The Chocolate War, by Robert Cormier, was a great story about corruption and rebellion. Every year, Trinity High School has a chocolate sale to make some additional money for the school. This year’s sale is extra important though, because it could be the difference between one of the main antagonists, Brother Leon, getting a promotion and losing his job. The general consensus is that you just sell your chocolates and don’t make trouble. There is extra motivation to follow the rules this year because the school’s evil secret society, The Vigils, are helping Brother Leon to sell the chocolates. The main character, Jerry, a student at Trinity, is a freshman with very few friends. He doesn’t like the way that things are working at Trinity with The Vigils and Leon being very powerful. With that in mind, he decides not to sell his chocolates. Normally, this would not be a very big deal, but Leon needs to sell every chocolate he can because he paid out of his own pocket for half of the chocolates. After Jerry begins to rebel, other students begin to rebel as well. With a massive decline in sales, Leon and The Vigils have to go to incredible lengths to sell their chocolates. The results of their actions are disturbing, but you’ll have to read the book to find out what really happens.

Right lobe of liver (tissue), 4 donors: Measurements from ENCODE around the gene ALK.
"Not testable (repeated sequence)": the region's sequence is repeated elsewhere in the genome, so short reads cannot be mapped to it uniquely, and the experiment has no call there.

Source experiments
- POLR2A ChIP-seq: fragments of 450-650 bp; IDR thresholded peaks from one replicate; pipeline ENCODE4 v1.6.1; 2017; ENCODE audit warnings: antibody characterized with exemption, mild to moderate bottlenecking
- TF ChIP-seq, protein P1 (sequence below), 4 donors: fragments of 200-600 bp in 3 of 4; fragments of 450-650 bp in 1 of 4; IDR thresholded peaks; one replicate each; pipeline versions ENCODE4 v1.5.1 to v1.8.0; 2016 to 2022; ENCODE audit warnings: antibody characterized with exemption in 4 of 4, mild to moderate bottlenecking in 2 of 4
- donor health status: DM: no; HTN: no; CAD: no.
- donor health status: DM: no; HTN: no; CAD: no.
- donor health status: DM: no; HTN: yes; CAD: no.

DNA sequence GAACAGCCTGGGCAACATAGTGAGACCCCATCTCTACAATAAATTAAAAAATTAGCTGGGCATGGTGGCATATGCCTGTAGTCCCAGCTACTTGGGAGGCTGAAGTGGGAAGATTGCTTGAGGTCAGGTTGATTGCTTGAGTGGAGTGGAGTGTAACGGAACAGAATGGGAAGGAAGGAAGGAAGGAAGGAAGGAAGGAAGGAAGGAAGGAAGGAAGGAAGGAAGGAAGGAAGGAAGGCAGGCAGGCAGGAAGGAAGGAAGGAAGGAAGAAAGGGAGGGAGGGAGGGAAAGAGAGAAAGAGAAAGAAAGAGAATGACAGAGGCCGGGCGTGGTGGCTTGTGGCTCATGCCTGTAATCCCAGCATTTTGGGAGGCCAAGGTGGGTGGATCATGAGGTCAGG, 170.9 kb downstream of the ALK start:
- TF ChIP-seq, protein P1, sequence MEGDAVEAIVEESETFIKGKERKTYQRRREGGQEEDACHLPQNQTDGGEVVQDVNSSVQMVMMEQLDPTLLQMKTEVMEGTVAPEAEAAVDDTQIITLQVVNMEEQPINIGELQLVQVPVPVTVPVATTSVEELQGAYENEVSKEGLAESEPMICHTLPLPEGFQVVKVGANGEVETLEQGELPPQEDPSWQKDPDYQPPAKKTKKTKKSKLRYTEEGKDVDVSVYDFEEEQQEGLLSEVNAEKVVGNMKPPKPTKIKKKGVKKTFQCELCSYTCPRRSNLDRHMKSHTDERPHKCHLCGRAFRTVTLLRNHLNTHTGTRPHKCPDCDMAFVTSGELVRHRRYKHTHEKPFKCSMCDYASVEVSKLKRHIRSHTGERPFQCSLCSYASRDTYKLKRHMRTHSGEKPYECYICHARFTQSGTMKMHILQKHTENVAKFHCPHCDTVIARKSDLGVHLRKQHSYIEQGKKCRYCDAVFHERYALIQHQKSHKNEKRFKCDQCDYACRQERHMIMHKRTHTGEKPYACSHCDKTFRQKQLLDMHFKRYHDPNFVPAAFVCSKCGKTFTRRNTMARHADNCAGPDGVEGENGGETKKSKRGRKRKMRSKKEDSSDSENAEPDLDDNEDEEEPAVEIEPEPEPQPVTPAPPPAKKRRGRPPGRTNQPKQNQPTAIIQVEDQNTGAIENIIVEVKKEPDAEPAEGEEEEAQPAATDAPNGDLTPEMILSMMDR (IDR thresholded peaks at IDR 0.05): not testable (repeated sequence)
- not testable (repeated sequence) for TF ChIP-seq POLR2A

Overall, I thought that The Chocolate War was very well written. I enjoyed the story and thought that the characters were very interesting and that they truly grabbed my attention. Also, I think that the book had a very good lesson on corruption and learning where to fight the power and where to follow the unwritten rules. The ending of the story was satisfying to me, and I think that it fit the rest of the book. I would recommend this book to all young adult readers, and to many adults, especially teachers.